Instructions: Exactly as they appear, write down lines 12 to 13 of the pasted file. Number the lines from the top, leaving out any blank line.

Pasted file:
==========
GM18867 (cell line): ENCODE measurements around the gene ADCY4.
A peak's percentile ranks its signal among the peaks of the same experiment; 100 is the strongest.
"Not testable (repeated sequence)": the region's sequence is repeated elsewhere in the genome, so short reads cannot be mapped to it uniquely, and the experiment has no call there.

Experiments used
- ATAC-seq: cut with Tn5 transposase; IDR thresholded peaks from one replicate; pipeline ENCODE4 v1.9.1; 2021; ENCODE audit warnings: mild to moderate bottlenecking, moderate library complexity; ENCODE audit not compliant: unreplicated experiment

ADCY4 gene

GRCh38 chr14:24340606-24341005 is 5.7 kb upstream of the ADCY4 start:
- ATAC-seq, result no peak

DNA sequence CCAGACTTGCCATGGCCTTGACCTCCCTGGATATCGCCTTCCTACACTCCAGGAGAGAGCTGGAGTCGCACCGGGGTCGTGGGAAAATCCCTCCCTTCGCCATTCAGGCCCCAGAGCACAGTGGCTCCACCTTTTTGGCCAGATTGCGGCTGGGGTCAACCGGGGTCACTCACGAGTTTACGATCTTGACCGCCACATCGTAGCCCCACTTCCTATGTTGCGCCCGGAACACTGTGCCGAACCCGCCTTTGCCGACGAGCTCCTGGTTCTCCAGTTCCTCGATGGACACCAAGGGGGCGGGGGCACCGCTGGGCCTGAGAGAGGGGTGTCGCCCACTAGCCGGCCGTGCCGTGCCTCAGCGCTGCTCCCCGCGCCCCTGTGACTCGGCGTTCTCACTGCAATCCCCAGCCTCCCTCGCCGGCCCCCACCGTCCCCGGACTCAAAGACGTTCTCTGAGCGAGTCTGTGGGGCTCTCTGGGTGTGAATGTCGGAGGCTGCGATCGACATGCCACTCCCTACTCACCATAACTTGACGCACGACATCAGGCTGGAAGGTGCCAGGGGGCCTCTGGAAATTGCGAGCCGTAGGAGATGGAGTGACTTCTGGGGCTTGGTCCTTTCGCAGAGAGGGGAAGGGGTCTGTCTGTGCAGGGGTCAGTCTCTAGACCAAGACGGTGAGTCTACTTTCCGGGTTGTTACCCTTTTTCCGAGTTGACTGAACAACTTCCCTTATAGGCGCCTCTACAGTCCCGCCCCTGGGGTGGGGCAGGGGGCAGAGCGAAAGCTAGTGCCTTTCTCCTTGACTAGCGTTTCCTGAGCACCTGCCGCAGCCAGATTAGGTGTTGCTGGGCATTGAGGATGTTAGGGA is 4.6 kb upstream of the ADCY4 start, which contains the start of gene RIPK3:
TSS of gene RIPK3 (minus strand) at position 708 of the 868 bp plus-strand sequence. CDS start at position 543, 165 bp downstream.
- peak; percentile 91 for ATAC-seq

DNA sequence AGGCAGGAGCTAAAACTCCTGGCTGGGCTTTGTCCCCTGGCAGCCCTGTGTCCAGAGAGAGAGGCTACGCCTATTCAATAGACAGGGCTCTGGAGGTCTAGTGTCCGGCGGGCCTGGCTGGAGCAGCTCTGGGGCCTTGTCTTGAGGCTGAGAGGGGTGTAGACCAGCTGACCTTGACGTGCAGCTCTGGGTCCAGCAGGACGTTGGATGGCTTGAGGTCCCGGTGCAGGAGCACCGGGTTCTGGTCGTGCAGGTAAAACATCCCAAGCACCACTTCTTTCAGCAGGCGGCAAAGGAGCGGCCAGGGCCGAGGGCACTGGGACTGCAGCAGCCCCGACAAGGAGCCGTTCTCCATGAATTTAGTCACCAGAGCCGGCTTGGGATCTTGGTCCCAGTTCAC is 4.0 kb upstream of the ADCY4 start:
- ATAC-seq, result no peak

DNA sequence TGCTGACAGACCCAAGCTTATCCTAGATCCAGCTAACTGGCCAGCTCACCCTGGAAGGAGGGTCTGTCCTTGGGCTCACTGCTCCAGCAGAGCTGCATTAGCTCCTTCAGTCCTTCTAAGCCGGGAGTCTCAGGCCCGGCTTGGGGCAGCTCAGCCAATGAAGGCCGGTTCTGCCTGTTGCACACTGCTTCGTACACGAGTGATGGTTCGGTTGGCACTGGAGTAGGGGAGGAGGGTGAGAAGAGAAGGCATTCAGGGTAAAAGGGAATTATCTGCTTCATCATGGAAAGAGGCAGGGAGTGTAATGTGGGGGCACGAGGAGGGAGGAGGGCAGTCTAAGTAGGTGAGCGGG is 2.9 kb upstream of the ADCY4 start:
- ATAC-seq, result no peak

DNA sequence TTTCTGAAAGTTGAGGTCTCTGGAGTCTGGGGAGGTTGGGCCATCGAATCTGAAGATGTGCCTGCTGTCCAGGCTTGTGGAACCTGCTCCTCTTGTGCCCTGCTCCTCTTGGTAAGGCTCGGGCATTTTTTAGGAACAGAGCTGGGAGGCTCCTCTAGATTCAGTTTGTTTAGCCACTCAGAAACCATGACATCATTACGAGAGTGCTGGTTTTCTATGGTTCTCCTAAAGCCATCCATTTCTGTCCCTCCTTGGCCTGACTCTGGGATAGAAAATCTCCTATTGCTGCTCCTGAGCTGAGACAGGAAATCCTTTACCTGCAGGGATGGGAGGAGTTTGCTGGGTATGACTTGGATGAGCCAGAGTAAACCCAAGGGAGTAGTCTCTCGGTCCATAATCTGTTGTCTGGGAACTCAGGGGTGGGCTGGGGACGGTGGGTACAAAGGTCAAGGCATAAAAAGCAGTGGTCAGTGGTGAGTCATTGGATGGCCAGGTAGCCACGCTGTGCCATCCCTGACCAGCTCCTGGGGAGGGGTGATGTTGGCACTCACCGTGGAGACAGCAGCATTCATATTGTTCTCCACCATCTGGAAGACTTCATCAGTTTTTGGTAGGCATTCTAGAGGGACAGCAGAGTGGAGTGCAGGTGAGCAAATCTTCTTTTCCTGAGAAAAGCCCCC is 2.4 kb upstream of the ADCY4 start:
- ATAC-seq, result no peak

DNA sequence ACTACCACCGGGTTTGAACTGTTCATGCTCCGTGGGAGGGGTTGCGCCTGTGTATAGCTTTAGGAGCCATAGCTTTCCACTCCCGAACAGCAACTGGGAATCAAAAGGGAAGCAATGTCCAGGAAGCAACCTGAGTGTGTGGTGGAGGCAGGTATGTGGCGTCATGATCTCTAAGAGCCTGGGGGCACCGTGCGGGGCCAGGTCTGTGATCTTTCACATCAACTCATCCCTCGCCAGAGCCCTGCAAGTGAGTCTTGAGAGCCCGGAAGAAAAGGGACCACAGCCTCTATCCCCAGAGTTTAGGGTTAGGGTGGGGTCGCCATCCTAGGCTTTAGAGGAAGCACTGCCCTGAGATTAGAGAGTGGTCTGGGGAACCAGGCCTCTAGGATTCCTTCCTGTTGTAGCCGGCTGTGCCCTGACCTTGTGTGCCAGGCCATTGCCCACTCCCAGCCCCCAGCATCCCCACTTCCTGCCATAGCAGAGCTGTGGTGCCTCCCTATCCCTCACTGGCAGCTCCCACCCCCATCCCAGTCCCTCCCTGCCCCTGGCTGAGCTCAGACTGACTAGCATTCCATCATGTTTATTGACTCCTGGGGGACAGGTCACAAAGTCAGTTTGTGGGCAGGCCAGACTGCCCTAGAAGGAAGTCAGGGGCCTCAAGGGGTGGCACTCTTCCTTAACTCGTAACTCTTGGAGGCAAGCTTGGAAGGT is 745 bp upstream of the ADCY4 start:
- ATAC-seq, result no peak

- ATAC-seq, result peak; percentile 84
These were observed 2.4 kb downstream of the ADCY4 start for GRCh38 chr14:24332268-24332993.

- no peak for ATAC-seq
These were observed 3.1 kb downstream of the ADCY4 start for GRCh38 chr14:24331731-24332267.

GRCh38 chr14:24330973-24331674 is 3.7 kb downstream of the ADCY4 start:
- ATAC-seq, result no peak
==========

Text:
DNA sequence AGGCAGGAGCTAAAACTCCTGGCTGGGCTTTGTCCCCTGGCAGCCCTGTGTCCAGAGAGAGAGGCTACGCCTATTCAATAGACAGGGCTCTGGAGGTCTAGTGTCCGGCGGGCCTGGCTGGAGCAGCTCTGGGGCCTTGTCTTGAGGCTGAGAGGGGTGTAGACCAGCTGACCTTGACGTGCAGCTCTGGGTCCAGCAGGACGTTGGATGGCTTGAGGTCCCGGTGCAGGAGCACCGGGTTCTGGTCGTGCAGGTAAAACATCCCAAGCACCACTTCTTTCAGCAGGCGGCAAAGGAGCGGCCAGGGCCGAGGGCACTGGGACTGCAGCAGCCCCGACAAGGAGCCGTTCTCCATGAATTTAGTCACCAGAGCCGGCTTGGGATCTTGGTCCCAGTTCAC is 4.0 kb upstream of the ADCY4 start:
- ATAC-seq, result no peak